JOHANNESBURG – The Congress of South African Trade Unions (Cosatu) said the Medium-term Budget Policy Statement (MTBPS) did not go far enough given the extent of the many crises facing the government, workers and the economy as a whole, and considering the fiscal, revenue, corruption and expenditure crises facing the nation.

Finance Minister Tito Mboweni maintained on Wednesday that the expenditure ceiling would remain intact as funds will be reprioritised to manage spending pressures and support the economic recovery plan, allowing for real non-interest spending growth of 1.9 percent per year over the medium term.

Government was faced with pressing liabilities such as increasing gross national debt, above inflation public wage agreement, and continued bailouts of some troubled state-owned companies. 

Mboweni said there was little room for large fiscal adjustments following years of slow spending growth and tax increases, and the R49 billion revenue shortfalls had contributed to some slippage in fiscal projections.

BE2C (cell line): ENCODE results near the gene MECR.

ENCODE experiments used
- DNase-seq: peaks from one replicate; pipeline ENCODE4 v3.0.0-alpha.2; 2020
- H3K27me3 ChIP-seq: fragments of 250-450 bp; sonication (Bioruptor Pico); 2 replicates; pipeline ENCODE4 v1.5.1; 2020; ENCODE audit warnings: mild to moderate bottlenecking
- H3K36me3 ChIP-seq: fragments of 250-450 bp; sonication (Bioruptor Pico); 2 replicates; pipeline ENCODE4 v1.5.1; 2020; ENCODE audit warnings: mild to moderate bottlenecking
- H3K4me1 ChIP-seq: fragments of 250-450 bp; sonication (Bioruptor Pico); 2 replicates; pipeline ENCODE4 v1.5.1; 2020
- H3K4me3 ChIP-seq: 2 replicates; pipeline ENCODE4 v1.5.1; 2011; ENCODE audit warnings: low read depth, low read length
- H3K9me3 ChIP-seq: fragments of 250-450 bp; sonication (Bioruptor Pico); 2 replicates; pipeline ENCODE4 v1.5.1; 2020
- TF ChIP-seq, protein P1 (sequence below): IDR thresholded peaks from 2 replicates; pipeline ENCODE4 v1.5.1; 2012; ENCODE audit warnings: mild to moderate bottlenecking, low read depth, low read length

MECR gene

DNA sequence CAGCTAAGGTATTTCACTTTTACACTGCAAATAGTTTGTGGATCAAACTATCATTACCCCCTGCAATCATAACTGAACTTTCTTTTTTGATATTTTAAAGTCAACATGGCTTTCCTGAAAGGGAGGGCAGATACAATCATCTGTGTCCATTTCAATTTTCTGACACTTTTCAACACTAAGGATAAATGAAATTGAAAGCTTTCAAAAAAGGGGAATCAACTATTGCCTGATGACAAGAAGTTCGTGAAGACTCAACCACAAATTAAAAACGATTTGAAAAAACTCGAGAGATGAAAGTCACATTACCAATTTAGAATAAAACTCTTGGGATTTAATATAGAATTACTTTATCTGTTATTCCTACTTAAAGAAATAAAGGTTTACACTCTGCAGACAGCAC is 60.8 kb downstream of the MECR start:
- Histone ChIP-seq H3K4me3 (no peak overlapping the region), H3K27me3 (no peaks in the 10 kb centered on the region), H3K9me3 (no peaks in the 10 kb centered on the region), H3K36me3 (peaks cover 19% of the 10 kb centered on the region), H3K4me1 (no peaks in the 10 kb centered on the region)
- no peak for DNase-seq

In a statement, Cosatu said that the reality was that we the country is in an economic crisis and this current crisis can only be understood by looking at the root causes in a holistic way.

"The solution to our economic problems lies in bold measures of transformation, not in marginal programmes and projects. The statement was a reminder that we still lack a developmental vision, do not have a comprehensive development strategy and totally lack the necessary co-ordination of activities of various economic agents," it said.

"Cosatu is deeply worried about the way forward after this placid policy statement at a time when we expected a much bolder and decisive leadership from government. This represents another missed opportunity because what is contained in the statement is nothing new."

Cosatu said it was hoping to hear more from Mboweni about the government's recently announced stimulus package, but it did welcome the additional funding provided to the clothing and textile sectors and infrastructure funding commitments.

African News Agency (ANA)